The Most Important Aspect of Leadership

The Most Important Aspect of Leadership by Dr. Scott Yorkovich

Photo by wintersixfour. Available at

Ask the question, “What is leadership?” and you will get many answers: moving people toward a goal; helping others see the future; organizing people and resources for a common cause; bringing a picture of the future into view; and so on. Each of these responses is correct, yet each is also different. Nevertheless, they all have a common perspective. They all look from the leader outward—toward the organization, toward people, toward resources, and toward the future. Another thing all the answers have in common is that they all overlook the most important aspect of leadership! The most important aspect of leadership is self-leadership. The perspective of self-leadership is looking inward.

Recently, I’ve had a number of conversations with clients and colleagues about the importance of self-leadership. I’ve also witnessed examples of effective as well as poor self-leadership in action. The impact of good and bad self-leadership is profound, yet most leaders have not consciously considered their own self-leadership. When people ask me what self-leadership is I tell them it is essentially the same as leading others or an organization, but applied to your self. What do you do to lead others and organizations?

You identify talents and assets, and then figure out how to leverage them. You assess people’s emotional and relational health and help them get stronger and healthier. You monitor the environment to help the organization prepare for the challenges that lie ahead. You celebrate successes to encourage people to continue the fight. You envision a better tomorrow and talk about it in detail to build hope.

These are some of the things that leaders do for others and their organization. Are you doing these for yourself?

  • Have you identified your talents and assets? Do you know how to leverage these?
  • Have you assessed your emotional and relational health? Are you working to be stronger?
  • Are you monitoring the environment so that you can be prepared to face challenges?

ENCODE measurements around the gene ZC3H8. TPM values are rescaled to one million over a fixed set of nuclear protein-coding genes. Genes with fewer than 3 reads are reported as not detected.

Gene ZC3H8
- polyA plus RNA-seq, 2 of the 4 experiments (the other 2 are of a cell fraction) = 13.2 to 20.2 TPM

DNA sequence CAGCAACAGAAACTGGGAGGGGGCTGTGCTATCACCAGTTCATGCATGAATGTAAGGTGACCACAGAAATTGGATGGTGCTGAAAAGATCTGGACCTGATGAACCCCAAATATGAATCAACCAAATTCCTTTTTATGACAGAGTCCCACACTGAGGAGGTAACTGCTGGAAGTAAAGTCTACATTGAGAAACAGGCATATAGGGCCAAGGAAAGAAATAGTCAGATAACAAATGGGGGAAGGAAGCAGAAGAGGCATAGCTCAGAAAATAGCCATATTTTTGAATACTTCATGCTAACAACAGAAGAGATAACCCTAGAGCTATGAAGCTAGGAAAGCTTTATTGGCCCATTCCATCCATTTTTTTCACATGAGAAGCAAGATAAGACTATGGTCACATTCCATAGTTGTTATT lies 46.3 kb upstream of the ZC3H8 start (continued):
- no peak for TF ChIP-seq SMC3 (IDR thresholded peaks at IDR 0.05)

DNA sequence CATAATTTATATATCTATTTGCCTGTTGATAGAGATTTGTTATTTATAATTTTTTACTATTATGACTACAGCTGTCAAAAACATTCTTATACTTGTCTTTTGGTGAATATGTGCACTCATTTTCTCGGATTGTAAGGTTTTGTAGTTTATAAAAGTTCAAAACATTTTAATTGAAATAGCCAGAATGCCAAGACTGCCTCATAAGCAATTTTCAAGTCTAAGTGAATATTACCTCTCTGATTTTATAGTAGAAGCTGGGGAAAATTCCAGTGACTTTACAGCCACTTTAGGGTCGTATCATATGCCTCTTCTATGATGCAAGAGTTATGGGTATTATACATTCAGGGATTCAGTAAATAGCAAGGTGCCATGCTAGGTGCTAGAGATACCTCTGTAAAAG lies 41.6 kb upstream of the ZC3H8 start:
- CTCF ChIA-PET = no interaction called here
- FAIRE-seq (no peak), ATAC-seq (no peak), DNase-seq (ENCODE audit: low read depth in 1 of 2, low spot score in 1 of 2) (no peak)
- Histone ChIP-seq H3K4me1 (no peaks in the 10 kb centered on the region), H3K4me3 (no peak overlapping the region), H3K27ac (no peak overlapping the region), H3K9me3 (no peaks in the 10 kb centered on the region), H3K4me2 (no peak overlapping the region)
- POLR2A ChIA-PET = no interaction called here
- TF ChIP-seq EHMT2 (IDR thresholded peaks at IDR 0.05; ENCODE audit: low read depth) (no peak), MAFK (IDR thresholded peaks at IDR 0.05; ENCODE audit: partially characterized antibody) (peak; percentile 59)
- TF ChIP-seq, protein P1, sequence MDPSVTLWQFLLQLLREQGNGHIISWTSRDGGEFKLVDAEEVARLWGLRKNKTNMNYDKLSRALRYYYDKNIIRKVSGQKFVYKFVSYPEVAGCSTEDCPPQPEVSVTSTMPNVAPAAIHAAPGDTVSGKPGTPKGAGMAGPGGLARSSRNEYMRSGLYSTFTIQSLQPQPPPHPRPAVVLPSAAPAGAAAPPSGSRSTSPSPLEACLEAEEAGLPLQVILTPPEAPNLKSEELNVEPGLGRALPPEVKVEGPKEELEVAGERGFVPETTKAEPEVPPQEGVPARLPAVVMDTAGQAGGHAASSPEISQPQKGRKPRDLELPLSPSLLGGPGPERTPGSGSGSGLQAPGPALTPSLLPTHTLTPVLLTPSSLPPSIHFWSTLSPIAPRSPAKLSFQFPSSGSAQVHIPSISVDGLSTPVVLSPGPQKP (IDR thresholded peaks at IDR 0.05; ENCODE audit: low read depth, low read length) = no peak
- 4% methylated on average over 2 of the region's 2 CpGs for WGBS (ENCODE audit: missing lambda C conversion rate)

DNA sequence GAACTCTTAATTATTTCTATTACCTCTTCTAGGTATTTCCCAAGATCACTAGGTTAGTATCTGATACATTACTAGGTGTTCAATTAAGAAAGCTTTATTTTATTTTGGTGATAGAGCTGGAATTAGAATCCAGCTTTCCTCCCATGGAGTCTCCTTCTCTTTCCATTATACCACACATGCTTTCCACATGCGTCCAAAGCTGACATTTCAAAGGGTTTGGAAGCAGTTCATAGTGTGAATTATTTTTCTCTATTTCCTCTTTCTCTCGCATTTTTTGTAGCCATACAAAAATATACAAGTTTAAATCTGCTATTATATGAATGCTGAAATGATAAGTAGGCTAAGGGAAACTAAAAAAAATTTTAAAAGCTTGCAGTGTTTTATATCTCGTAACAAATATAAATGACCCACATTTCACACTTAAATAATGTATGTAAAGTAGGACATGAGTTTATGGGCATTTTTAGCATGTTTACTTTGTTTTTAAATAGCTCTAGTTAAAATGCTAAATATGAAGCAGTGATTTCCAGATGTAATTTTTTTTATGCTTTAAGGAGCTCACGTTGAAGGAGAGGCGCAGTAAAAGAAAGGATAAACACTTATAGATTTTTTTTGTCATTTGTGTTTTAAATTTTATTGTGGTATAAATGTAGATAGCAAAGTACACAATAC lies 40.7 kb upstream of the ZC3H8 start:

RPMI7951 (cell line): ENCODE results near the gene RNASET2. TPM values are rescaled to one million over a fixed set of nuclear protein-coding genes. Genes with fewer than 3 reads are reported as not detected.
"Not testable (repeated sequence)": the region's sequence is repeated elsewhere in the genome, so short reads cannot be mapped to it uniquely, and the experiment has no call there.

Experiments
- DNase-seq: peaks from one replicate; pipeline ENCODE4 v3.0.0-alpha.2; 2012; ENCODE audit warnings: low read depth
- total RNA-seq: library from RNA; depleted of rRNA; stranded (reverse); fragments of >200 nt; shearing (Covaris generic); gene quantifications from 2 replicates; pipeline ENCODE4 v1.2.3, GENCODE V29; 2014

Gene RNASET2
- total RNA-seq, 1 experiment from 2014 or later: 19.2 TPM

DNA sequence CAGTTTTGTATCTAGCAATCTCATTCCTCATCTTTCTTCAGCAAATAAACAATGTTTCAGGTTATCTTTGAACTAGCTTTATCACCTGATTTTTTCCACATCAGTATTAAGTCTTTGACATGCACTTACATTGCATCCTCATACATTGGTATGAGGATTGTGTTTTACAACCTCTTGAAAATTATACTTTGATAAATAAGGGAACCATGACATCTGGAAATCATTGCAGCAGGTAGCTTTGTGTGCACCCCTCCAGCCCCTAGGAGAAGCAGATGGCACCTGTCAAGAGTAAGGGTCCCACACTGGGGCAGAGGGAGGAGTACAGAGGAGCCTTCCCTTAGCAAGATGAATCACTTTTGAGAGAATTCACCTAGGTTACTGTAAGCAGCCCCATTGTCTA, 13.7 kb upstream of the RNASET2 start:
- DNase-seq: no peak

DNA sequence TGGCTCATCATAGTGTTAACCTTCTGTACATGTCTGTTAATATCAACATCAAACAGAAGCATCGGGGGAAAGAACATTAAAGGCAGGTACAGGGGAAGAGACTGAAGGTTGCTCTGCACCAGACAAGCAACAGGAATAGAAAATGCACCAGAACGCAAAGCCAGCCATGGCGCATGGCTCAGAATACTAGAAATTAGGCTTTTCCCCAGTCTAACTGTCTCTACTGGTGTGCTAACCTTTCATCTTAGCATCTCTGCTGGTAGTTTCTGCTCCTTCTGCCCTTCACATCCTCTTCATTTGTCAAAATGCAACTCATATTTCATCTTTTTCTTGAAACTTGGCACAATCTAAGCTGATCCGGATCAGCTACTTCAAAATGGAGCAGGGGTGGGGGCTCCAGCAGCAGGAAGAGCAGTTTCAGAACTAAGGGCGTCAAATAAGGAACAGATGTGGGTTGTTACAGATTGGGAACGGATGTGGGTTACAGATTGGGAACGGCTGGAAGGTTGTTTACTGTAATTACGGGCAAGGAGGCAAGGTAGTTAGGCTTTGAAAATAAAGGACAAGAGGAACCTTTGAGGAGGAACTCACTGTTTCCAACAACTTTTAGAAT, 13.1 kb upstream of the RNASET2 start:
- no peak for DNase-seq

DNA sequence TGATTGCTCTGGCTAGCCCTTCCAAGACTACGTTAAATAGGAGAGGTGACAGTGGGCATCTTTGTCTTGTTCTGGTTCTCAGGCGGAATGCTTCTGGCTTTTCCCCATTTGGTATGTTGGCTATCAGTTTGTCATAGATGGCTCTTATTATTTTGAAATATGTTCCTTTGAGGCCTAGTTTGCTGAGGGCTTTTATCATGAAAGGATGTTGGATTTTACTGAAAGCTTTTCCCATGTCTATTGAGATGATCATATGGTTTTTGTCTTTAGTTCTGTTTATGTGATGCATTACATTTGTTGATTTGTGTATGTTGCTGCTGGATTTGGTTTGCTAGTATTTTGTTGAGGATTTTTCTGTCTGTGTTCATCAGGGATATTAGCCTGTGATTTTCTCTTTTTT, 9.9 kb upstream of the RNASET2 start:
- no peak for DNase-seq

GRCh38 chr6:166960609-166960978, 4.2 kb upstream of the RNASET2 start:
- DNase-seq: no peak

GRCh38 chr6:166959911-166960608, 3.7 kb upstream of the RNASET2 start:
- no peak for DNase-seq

• Do you celebrate your own hard-earned successes to build courage for the next day?
  • Have you created a vivid picture of your future so that you can be hopeful?

Right now, many of you are saying, “Yeah, I kinda do that. I have a good feel for my talents and I know what to do. Yeah, as far as I know, I have good relationships with others. And I have a good feel for where I’m going.

Let me ask you: Can you “kinda” lead your organization? Is it good enough to have a good feel for people’s talents and the organizational assets? Is it good enough to take a guess at the true state of the organization’s emotional and relational health? Is it good enough to have a good feel for the future of your organization?

No! We know that good leadership requires hard work in each of these areas (and more). Effective leadership demands intentionality, specificity, perseverance, excellence, and courage. Leadership without these is doomed to failure.

Self-leadership without intentionality, specificity, perseverance, and courage is doomed to mediocrity.

I have seen a few models of self-leadership, but I would love to hear from you. What does self-leadership meant to you? How do you go providing leadership to yourself (or at least try to)? What gets in the way of being a good self-leader?

Dr. Scott Yorkovich is a leadership coach and consultant. He works with individuals, small and medium organizations, and ministries. Contact him at ScottYorkovich[at] with your questions.

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